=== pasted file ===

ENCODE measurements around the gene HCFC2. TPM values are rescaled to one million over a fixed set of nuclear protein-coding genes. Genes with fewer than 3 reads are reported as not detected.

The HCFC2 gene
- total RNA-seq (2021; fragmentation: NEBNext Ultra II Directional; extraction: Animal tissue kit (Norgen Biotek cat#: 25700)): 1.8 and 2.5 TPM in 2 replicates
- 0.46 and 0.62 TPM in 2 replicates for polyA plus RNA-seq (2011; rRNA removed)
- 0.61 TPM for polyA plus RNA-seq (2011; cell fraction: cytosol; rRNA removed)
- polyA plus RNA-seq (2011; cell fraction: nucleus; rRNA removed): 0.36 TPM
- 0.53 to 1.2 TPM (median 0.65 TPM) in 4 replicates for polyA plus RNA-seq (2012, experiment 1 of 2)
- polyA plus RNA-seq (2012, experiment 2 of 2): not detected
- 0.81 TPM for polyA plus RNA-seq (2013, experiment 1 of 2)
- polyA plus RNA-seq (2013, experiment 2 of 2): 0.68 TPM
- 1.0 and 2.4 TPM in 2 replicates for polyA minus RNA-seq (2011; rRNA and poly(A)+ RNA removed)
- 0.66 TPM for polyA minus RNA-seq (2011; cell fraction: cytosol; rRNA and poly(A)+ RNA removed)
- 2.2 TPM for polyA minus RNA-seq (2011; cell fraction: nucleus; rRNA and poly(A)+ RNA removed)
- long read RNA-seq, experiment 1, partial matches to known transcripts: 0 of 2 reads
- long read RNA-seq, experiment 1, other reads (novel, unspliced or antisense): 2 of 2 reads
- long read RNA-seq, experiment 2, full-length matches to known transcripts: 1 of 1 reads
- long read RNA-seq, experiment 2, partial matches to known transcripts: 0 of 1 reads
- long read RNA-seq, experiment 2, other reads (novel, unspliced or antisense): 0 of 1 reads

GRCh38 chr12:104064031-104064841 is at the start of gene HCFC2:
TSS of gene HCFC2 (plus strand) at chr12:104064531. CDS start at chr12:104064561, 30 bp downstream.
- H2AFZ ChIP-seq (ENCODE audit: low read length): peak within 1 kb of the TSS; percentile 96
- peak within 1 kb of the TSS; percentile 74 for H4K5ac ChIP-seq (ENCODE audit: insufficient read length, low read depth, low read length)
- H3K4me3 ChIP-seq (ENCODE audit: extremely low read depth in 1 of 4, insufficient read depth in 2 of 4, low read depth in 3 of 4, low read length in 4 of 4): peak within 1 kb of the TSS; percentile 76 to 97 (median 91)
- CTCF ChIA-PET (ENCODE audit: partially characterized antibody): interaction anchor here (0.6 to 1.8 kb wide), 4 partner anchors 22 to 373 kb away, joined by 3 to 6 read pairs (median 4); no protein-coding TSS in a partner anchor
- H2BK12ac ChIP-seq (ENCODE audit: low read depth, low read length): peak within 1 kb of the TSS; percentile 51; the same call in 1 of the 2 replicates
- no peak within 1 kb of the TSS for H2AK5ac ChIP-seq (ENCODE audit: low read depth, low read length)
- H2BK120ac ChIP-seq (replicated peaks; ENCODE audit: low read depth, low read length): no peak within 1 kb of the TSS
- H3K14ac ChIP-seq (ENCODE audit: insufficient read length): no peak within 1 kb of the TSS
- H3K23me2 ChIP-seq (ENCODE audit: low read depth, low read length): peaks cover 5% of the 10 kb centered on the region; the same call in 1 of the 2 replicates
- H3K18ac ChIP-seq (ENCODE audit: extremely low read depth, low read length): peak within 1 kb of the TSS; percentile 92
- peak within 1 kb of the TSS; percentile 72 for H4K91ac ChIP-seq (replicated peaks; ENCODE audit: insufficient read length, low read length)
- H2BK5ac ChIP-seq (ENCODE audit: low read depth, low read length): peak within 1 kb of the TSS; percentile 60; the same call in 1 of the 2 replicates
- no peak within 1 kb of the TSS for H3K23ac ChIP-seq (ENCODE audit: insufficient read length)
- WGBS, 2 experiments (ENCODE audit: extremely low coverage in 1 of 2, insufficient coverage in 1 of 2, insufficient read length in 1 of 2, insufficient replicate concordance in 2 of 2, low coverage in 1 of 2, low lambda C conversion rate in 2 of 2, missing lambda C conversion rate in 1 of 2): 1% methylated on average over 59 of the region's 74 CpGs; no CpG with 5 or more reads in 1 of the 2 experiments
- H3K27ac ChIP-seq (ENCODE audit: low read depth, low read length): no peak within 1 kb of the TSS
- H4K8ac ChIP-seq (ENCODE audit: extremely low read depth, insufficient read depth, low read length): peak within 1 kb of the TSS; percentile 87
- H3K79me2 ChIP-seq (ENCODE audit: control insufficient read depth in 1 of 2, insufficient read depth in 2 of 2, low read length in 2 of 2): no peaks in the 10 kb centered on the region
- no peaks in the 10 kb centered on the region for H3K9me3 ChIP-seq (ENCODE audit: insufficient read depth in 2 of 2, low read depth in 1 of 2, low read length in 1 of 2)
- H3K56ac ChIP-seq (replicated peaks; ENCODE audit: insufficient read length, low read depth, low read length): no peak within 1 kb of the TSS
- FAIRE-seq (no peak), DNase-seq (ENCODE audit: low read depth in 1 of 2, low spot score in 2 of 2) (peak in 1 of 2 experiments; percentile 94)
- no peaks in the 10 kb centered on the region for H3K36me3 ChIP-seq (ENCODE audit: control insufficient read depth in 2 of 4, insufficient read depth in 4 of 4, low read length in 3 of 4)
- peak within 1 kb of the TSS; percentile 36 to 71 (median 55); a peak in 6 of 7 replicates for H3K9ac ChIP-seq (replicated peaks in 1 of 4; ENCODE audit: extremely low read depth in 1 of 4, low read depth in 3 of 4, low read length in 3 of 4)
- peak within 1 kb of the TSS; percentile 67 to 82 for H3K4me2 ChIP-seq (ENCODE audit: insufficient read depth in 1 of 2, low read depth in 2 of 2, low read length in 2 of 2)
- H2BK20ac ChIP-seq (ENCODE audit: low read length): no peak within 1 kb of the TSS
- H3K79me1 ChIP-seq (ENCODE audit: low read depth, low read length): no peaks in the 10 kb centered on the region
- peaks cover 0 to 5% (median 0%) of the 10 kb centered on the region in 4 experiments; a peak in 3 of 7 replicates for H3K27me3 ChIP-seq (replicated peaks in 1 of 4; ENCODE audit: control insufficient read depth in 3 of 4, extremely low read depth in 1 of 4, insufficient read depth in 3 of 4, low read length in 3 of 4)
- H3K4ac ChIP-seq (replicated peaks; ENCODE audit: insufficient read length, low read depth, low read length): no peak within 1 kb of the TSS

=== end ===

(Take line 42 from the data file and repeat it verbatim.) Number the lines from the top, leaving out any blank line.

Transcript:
- peak within 1 kb of the TSS; percentile 36 to 71 (median 55); a peak in 6 of 7 replicates for H3K9ac ChIP-seq (replicated peaks in 1 of 4; ENCODE audit: extremely low read depth in 1 of 4, low read depth in 3 of 4, low read length in 3 of 4)